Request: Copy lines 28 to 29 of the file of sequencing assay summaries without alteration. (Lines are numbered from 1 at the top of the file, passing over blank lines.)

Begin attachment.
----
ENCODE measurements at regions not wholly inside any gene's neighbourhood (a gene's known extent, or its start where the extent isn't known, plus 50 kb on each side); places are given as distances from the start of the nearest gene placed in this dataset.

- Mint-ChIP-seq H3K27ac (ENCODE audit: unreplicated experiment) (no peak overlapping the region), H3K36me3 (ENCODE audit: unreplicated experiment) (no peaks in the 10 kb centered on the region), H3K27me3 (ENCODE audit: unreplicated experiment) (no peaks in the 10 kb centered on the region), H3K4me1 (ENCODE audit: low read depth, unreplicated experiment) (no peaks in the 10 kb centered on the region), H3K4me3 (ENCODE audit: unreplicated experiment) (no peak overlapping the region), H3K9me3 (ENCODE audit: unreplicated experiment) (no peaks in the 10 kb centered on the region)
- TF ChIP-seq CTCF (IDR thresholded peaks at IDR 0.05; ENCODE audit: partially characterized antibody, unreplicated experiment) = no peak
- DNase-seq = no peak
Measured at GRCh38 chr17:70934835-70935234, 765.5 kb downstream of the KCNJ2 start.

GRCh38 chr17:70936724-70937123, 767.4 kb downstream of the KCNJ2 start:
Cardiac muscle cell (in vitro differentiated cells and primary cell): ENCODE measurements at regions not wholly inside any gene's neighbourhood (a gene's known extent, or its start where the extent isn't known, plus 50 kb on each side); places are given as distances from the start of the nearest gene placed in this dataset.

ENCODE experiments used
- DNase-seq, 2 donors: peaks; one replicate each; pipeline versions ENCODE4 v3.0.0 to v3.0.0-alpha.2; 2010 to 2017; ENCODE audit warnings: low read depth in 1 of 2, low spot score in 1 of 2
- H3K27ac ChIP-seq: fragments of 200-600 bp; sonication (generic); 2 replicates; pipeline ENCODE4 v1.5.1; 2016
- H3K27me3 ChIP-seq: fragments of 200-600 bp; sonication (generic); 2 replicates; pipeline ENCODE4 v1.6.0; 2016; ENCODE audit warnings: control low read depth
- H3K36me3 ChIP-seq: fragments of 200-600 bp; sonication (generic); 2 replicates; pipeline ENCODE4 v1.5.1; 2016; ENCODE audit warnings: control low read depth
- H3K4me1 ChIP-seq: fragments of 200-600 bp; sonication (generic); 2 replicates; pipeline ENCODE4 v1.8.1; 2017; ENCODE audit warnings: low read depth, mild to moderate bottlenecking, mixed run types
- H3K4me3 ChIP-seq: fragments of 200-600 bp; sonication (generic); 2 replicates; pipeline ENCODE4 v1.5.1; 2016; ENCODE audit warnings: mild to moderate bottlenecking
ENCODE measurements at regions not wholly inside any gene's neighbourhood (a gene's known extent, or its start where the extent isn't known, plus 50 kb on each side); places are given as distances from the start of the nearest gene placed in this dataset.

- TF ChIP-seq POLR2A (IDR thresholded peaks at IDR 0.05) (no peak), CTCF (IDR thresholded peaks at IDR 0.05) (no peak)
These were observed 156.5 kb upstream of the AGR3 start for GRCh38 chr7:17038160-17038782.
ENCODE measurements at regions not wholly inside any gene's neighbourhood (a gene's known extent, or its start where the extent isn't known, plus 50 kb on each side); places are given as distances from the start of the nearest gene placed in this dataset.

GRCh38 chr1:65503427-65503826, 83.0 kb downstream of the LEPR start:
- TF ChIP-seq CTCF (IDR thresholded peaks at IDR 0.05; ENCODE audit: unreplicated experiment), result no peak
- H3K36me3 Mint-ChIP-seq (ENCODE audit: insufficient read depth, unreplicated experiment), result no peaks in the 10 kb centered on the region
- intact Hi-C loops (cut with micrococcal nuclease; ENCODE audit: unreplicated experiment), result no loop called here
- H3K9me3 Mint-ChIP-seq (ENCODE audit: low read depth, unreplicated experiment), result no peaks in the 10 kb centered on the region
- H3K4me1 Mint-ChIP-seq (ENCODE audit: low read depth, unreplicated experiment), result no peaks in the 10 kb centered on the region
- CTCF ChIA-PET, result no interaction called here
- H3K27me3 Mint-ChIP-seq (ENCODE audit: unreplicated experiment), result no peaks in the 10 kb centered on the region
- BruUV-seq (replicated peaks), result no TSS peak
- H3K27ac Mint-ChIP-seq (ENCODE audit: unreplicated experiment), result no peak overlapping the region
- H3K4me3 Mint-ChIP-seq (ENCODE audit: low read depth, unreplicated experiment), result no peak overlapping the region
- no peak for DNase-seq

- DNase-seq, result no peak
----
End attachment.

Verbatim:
- H3K27ac Mint-ChIP-seq (ENCODE audit: unreplicated experiment), result no peak overlapping the region
- H3K4me3 Mint-ChIP-seq (ENCODE audit: low read depth, unreplicated experiment), result no peak overlapping the region